Second, even subjective or arbitrary interpretations can be essentially in harmony with the objective referent, as meditating on the mysteries of the Rosary can be essentially in harmony with the re-presentation of these mysteries in the Mass (cf. Pius XII, Mediator Dei), and, moreover, can be personally helpful to the one who “indulges” in them. It is like St. Augustine’s rule for Scripture: any interpretation or application that is not contrary to the Church’s faith or to the sovereign rule of charity is legitimate — indeed, was already known to God from all eternity, even if some interpretations are superior to others in their contextual fidelity, applicability, nuance, or depth.

This ancient-medieval exegetical freedom, exercised on the traditional rites given to us by the same ancient and medieval Church, has very often led me to notable breakthroughs in my understanding of the mysteries of faith and how to live my life, in ways that I don’t recall happening with the Novus Ordo. There are several reasons for this difference, but for my present purposes, the key difference is that the Novus Ordo was fashioned by its architects to be immediately understandable and understood: “what you see is what you get.” It tends to “make sense” immediately and without remainder, and that is precisely why it is boring, and why people have to write books and articles about how to make Mass not a boring experience. In contrast, the old liturgy has accumulated so many features over the centuries that, like a vast rambling mansion that seems never to run out of rooms, closets, attics, passageways, gardens, fields or forests to explore, one really never “sees it all” or “gets to the bottom of it.” It is more of a closed book than an open book, yet a book that is freely offered to be opened and pondered ad libitum.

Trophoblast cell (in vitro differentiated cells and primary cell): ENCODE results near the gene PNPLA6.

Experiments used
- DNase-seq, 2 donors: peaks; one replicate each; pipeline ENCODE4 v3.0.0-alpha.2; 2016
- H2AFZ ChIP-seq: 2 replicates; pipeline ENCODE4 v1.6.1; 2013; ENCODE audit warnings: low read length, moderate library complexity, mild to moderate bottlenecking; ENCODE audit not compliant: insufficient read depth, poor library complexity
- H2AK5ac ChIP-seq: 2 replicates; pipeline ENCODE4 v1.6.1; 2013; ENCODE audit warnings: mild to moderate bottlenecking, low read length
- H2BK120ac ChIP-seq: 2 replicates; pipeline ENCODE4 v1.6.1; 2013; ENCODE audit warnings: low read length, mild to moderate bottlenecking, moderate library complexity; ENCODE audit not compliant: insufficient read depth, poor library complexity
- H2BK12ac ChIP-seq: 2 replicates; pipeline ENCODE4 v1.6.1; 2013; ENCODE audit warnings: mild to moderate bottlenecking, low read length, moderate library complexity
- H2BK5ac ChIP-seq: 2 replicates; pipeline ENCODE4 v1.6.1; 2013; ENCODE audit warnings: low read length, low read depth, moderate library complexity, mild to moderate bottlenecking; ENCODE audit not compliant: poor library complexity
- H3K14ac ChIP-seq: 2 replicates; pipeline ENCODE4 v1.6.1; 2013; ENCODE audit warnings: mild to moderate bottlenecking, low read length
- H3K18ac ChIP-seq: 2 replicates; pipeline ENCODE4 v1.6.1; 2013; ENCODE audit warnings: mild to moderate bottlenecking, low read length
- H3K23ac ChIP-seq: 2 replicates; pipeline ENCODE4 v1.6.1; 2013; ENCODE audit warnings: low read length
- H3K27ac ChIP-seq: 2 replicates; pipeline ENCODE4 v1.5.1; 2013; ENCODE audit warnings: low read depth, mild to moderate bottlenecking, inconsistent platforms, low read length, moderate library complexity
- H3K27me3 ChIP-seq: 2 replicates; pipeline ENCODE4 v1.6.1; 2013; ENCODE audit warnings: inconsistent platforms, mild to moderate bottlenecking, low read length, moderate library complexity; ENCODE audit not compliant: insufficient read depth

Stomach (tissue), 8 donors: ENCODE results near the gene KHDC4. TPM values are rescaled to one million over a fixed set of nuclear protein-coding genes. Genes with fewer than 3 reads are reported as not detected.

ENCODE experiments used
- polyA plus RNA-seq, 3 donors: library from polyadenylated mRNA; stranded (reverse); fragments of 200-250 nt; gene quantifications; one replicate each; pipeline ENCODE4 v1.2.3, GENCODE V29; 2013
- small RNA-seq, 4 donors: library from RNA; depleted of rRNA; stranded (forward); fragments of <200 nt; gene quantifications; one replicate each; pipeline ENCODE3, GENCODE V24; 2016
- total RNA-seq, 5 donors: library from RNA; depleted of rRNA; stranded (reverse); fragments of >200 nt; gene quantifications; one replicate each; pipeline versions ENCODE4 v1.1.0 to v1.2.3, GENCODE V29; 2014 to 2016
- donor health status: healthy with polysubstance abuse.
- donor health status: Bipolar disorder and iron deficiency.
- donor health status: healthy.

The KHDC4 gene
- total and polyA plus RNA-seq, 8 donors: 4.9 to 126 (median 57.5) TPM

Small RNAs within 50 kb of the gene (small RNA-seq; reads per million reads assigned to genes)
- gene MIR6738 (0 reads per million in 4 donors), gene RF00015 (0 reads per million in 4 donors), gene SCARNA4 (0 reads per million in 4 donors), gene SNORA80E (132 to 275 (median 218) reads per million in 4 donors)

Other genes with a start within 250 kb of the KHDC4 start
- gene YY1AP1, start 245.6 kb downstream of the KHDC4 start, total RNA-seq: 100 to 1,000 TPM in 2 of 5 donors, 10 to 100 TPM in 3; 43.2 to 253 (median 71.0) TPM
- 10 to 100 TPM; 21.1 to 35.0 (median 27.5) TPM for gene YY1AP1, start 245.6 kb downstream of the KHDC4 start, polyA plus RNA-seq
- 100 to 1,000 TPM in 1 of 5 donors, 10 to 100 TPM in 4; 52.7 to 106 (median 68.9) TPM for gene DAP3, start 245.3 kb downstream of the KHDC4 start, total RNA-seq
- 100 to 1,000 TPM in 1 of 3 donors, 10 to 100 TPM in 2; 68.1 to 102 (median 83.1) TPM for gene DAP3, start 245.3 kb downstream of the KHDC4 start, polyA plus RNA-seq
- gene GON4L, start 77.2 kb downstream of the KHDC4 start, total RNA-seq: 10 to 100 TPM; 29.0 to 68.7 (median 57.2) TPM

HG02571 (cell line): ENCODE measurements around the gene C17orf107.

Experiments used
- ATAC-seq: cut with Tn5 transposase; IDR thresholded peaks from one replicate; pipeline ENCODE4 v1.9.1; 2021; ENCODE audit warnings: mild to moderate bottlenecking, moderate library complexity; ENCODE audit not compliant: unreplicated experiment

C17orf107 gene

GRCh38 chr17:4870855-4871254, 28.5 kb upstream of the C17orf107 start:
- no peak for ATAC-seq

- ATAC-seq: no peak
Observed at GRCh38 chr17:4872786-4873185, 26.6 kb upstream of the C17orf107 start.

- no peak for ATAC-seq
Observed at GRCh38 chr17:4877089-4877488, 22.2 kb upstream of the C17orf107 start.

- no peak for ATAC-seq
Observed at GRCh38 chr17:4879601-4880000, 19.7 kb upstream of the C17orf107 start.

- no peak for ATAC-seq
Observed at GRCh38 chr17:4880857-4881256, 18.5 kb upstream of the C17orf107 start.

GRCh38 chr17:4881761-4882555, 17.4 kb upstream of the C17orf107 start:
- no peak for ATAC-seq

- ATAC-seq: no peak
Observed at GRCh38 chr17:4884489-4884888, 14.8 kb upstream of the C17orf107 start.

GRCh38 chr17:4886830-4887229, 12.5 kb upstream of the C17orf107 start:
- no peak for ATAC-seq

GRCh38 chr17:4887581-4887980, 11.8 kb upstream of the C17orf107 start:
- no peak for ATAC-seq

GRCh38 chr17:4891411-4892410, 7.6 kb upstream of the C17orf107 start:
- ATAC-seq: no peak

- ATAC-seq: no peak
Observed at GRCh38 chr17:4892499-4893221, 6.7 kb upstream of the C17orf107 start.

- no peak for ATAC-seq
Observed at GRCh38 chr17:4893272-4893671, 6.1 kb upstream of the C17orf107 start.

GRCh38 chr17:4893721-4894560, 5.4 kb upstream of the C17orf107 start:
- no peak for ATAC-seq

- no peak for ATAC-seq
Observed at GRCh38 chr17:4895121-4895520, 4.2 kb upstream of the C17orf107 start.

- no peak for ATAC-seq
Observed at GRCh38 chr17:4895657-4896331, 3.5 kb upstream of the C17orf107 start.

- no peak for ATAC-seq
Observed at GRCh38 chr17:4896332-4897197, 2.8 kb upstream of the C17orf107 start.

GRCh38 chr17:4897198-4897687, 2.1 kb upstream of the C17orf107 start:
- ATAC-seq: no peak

The analogy between the Bible and traditional liturgical rites deserves to be underlined: on the one hand, a book that was written by a single divine author and as many as a hundred inspired human authors, coming together over a period of 1,300 years (from ca. 1200 BC to AD 100); on the other hand, Christian rites that were guided by a single Holy Spirit, built up into their mature form by apostles, bishops, popes, and other saints over a similar period of time (the period from the apostolic age to the high Middle Ages). With similar gestations, guiding principles, and aims, it seems probable, at very least, that Scripture and Liturgy ought to be susceptible to the same spiritual creativity in tandem with fixity of content. A reverse confirmation is found in the fact that biblical modernism rejects the spiritual senses just as liturgical modernism rejects liturgical allegory.

Therefore, lovers of the liturgical tradition: Do not be afraid to attach meanings to ministers, objects, or actions, or to adopt the meanings given in devotional literature, if they help you to pray. One sign of a great work of art is that it makes room for, and has the wherewithal to provoke, many responses, all more or less closely tied to its own ingredients, and drawn back into them. The Mass is the greatest work of art the West has ever known, exceeding all others in its intelligible density and its fertility of cultural power. Reading off “spiritual senses” from its literal sense is no less natural and fitting than doing the same with the narrative of Israel in the Old Testament or the narrative of Christ in the New.

Visit Dr. Kwasniewski’s website, SoundCloud page, and YouTube channel.